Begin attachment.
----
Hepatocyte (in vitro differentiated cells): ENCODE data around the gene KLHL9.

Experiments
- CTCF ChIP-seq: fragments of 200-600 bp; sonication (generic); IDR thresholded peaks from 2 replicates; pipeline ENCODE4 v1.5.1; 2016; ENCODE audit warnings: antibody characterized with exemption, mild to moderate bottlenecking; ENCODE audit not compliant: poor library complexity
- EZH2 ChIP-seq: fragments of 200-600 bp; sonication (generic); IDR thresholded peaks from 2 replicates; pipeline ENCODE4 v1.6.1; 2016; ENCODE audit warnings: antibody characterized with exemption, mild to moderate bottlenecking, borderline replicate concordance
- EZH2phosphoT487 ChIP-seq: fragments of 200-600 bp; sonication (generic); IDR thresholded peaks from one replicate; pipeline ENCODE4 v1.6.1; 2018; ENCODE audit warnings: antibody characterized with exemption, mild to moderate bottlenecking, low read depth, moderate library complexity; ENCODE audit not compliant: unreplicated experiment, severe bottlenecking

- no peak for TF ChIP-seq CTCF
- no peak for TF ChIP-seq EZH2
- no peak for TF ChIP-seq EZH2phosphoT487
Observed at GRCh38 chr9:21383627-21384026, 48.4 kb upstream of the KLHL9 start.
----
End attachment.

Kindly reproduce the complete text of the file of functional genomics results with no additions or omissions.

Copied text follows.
Hepatocyte (in vitro differentiated cells): ENCODE data around the gene KLHL9.

Experiments
- CTCF ChIP-seq: fragments of 200-600 bp; sonication (generic); IDR thresholded peaks from 2 replicates; pipeline ENCODE4 v1.5.1; 2016; ENCODE audit warnings: antibody characterized with exemption, mild to moderate bottlenecking; ENCODE audit not compliant: poor library complexity
- EZH2 ChIP-seq: fragments of 200-600 bp; sonication (generic); IDR thresholded peaks from 2 replicates; pipeline ENCODE4 v1.6.1; 2016; ENCODE audit warnings: antibody characterized with exemption, mild to moderate bottlenecking, borderline replicate concordance
- EZH2phosphoT487 ChIP-seq: fragments of 200-600 bp; sonication (generic); IDR thresholded peaks from one replicate; pipeline ENCODE4 v1.6.1; 2018; ENCODE audit warnings: antibody characterized with exemption, mild to moderate bottlenecking, low read depth, moderate library complexity; ENCODE audit not compliant: unreplicated experiment, severe bottlenecking

- no peak for TF ChIP-seq CTCF
- no peak for TF ChIP-seq EZH2
- no peak for TF ChIP-seq EZH2phosphoT487
Observed at GRCh38 chr9:21383627-21384026, 48.4 kb upstream of the KLHL9 start.